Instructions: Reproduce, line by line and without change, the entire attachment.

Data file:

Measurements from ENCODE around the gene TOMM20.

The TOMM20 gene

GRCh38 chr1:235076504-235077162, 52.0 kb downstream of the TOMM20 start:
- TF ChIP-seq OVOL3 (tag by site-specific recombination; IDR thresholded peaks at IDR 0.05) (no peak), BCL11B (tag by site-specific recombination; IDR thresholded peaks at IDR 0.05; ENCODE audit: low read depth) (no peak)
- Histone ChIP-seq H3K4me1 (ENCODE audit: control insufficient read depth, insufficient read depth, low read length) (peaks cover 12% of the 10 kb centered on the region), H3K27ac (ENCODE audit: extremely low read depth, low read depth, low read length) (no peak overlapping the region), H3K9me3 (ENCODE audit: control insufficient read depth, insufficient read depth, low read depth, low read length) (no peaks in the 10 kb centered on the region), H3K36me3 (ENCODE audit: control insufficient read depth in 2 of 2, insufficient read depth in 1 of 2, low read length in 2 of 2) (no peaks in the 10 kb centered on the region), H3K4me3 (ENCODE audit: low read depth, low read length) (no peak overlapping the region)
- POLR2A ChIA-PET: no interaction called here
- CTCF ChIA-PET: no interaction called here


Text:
Measurements from ENCODE around the gene TOMM20.

The TOMM20 gene

GRCh38 chr1:235076504-235077162, 52.0 kb downstream of the TOMM20 start:
- TF ChIP-seq OVOL3 (tag by site-specific recombination; IDR thresholded peaks at IDR 0.05) (no peak), BCL11B (tag by site-specific recombination; IDR thresholded peaks at IDR 0.05; ENCODE audit: low read depth) (no peak)
- Histone ChIP-seq H3K4me1 (ENCODE audit: control insufficient read depth, insufficient read depth, low read length) (peaks cover 12% of the 10 kb centered on the region), H3K27ac (ENCODE audit: extremely low read depth, low read depth, low read length) (no peak overlapping the region), H3K9me3 (ENCODE audit: control insufficient read depth, insufficient read depth, low read depth, low read length) (no peaks in the 10 kb centered on the region), H3K36me3 (ENCODE audit: control insufficient read depth in 2 of 2, insufficient read depth in 1 of 2, low read length in 2 of 2) (no peaks in the 10 kb centered on the region), H3K4me3 (ENCODE audit: low read depth, low read length) (no peak overlapping the region)
- POLR2A ChIA-PET: no interaction called here
- CTCF ChIA-PET: no interaction called here